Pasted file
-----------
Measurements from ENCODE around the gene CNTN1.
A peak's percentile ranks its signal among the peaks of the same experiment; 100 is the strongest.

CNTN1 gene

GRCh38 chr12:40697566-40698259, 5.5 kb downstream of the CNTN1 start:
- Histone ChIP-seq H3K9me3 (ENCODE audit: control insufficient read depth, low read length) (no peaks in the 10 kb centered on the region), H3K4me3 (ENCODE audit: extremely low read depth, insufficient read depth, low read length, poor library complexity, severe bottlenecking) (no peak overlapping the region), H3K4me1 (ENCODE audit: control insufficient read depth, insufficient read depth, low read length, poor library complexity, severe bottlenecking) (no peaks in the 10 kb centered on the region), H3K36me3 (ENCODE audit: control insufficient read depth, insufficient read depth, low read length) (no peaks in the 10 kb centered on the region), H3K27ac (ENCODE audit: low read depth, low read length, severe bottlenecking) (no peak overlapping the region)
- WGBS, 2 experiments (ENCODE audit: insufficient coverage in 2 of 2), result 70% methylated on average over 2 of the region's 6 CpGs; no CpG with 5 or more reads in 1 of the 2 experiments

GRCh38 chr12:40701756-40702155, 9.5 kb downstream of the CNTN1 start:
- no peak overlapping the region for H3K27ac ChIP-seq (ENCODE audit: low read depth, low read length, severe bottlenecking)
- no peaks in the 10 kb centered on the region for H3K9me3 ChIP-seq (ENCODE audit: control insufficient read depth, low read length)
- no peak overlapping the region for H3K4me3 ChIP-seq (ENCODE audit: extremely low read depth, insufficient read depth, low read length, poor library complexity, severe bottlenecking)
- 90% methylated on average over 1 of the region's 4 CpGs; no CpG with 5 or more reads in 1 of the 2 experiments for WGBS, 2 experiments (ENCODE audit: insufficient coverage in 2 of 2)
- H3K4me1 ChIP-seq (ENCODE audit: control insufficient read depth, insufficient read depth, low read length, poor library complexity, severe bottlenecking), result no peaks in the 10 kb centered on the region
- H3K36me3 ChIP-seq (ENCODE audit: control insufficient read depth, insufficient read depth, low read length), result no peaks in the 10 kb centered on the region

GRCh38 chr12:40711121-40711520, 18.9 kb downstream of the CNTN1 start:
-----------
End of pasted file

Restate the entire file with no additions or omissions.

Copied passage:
Measurements from ENCODE around the gene CNTN1.
A peak's percentile ranks its signal among the peaks of the same experiment; 100 is the strongest.

CNTN1 gene

GRCh38 chr12:40697566-40698259, 5.5 kb downstream of the CNTN1 start:
- Histone ChIP-seq H3K9me3 (ENCODE audit: control insufficient read depth, low read length) (no peaks in the 10 kb centered on the region), H3K4me3 (ENCODE audit: extremely low read depth, insufficient read depth, low read length, poor library complexity, severe bottlenecking) (no peak overlapping the region), H3K4me1 (ENCODE audit: control insufficient read depth, insufficient read depth, low read length, poor library complexity, severe bottlenecking) (no peaks in the 10 kb centered on the region), H3K36me3 (ENCODE audit: control insufficient read depth, insufficient read depth, low read length) (no peaks in the 10 kb centered on the region), H3K27ac (ENCODE audit: low read depth, low read length, severe bottlenecking) (no peak overlapping the region)
- WGBS, 2 experiments (ENCODE audit: insufficient coverage in 2 of 2), result 70% methylated on average over 2 of the region's 6 CpGs; no CpG with 5 or more reads in 1 of the 2 experiments

GRCh38 chr12:40701756-40702155, 9.5 kb downstream of the CNTN1 start:
- no peak overlapping the region for H3K27ac ChIP-seq (ENCODE audit: low read depth, low read length, severe bottlenecking)
- no peaks in the 10 kb centered on the region for H3K9me3 ChIP-seq (ENCODE audit: control insufficient read depth, low read length)
- no peak overlapping the region for H3K4me3 ChIP-seq (ENCODE audit: extremely low read depth, insufficient read depth, low read length, poor library complexity, severe bottlenecking)
- 90% methylated on average over 1 of the region's 4 CpGs; no CpG with 5 or more reads in 1 of the 2 experiments for WGBS, 2 experiments (ENCODE audit: insufficient coverage in 2 of 2)
- H3K4me1 ChIP-seq (ENCODE audit: control insufficient read depth, insufficient read depth, low read length, poor library complexity, severe bottlenecking), result no peaks in the 10 kb centered on the region
- H3K36me3 ChIP-seq (ENCODE audit: control insufficient read depth, insufficient read depth, low read length), result no peaks in the 10 kb centered on the region

GRCh38 chr12:40711121-40711520, 18.9 kb downstream of the CNTN1 start: